Those are all planar-magnetic models. I also tried Beyerdynamic’s Amiron Homes ($599), which have dynamic drivers, but they lacked midrange detail and presence compared with the ARs and Oppos. But these are all very good headphones -- which you’ll prefer will depend on your tastes in music and sound; I wouldn’t fault you for choosing any of them.
The comparison held up when I returned to more audiophile-friendly fare, such as “Without a Song,” from jazz singer Joe Williams’s At Newport ’63 (320kbps Ogg Vorbis, RCA Victor/Spotify). I thought the AR-H1s captured Williams’s ultra-distinct enunciation as well as his wonderfully mellow tone; the sound had that classic, detailed-yet-warm feel of the best jazz recordings of the late 1950s and early ’60s. The AR-H1s’ closest competitor, the Oppo PM-2s, had a very similar sound, with a little more bloat in the bass but a touch more vividness in the voice.
Listening through the AR-H1s to “Ball and Chain,” from Amber Rubarth’s Scribbled Folk Symphonies (320kbps Ogg Vorbis, Chesky/Spotify), is the kind of experience that got me into being an audiophile. Another Chesky binaural recording, this one was made in a much larger space than Thurman’s album, with Rubarth and a male singer, Jeff Taylor, accompanied by acoustic guitar and a small string section. Once again, the AR-H1s brought out all the details without ever giving me the feeling that they were exaggerating those details for effect, as too many audiophile-oriented headphones do. I could clearly hear the bodies of the stringed instruments (cello and viola, I think) resonating, and the voices sounded utterly uncolored and natural.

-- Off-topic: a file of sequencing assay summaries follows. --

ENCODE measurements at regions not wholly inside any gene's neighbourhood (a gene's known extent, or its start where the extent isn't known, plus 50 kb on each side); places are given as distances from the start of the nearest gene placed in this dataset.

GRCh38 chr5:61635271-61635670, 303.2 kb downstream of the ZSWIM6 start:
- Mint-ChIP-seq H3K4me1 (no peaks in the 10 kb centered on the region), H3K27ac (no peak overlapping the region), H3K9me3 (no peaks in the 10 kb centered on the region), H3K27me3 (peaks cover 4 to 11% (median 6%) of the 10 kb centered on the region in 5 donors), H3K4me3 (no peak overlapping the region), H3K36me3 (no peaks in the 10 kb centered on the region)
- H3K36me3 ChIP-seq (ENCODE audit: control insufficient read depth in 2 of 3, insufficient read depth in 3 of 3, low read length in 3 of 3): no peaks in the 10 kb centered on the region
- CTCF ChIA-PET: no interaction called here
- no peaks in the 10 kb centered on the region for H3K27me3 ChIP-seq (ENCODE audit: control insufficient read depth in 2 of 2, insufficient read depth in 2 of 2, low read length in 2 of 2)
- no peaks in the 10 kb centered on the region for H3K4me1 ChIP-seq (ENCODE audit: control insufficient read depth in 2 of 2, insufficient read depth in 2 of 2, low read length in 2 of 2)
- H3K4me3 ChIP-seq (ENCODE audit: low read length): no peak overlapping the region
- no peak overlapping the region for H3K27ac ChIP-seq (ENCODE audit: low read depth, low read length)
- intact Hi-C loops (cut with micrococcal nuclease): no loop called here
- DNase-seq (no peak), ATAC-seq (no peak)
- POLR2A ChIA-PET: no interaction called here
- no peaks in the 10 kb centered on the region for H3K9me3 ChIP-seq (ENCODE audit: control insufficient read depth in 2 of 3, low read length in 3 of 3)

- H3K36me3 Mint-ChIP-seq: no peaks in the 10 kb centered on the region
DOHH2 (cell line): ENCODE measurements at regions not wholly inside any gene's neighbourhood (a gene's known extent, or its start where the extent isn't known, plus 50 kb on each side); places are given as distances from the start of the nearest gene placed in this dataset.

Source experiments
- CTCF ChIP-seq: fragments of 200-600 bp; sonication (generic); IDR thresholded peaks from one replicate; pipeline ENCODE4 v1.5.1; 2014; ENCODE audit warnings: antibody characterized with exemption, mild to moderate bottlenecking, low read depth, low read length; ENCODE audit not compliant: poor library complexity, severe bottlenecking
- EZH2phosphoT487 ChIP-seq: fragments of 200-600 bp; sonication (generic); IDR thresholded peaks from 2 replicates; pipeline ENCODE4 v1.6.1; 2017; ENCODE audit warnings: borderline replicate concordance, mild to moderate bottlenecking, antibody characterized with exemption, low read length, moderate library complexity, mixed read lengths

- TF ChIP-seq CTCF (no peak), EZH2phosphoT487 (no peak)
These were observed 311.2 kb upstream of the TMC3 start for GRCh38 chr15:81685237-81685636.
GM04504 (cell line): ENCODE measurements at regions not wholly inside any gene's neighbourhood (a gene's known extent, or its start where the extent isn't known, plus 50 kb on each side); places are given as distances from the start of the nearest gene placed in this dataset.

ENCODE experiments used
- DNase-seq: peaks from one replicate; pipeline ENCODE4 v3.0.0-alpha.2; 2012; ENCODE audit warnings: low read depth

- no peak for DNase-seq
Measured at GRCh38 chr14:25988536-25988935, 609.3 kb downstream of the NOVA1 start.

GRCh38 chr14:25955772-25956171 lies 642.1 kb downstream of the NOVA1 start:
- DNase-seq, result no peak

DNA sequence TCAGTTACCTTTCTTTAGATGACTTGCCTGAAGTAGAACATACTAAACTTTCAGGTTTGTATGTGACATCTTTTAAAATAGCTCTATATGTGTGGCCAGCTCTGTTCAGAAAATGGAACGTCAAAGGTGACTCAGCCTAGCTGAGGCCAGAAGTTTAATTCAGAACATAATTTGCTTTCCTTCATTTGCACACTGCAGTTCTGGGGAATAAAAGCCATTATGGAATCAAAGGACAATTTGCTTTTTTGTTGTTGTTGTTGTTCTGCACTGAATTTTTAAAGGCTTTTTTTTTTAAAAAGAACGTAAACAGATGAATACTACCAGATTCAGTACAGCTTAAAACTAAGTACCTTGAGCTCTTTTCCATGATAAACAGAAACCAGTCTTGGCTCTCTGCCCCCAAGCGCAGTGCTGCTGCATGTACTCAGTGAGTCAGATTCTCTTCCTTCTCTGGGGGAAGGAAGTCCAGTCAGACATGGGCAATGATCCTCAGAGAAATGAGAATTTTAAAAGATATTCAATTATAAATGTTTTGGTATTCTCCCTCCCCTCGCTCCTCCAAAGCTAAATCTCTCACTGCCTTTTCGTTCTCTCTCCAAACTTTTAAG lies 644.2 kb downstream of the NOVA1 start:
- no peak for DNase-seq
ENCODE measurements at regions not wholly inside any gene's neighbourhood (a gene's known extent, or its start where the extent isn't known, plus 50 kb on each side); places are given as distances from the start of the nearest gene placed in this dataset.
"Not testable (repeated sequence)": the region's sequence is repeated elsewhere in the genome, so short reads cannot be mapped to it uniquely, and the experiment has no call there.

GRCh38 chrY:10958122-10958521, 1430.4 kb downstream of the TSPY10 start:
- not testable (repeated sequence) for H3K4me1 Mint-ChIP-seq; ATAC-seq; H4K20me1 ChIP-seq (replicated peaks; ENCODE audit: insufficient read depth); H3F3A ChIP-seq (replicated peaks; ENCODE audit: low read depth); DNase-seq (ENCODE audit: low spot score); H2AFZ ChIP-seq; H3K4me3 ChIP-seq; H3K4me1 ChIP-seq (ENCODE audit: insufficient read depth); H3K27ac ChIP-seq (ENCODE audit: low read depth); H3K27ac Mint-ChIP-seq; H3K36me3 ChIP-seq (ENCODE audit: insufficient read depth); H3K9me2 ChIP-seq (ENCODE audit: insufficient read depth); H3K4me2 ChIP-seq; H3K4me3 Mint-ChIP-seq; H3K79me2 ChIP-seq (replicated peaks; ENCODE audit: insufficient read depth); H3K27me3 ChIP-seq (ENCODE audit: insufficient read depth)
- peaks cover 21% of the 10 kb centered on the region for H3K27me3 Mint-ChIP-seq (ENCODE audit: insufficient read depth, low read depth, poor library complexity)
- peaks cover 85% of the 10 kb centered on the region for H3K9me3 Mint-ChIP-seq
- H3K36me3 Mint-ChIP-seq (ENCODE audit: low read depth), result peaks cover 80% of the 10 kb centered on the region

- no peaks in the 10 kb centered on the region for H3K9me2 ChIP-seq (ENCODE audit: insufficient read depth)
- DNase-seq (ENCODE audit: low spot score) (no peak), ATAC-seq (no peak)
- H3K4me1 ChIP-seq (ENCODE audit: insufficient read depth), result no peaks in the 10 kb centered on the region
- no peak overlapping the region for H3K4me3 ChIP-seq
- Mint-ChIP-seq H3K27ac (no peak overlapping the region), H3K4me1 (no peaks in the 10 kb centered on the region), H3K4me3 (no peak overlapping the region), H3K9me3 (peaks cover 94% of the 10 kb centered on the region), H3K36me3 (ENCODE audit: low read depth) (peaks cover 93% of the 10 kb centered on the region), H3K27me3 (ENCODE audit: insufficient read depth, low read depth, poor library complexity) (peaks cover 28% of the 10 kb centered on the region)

I enjoy a lot of the headphones I review, but it’s the rare pair that sounds neutral and natural enough for me to grab them for relaxed listening. Acoustic Research’s AR-H1s rank among that elite group. What I love about them is that there’s nothing spectacular or exaggerated about their sound -- just as there’s nothing spectacular or exaggerated about the sound of a great violin, tenor saxophone, or singer. If you want something spectacular, that’s fine -- but if you want headphones you can enjoy day after day with all kinds of music, I strongly recommend the AR-H1s.
. . . Brent Butterworth
- Sources -- Samsung Galaxy S8 smartphone, Apple iPod Touch (sixth generation), Musical Fidelity V90-DAC digital-to-analog converter
- Headphone amp -- Audio-gd NFB1-AMP
Acoustic Research AR-H1 Headphones
Price: $599.99 USD.
Warranty: One year repair or replacement.
Voxx Accessories Corp.
3502 Woodview Trace
Indianapolis, IN 46268
Phone: (844) 353-1307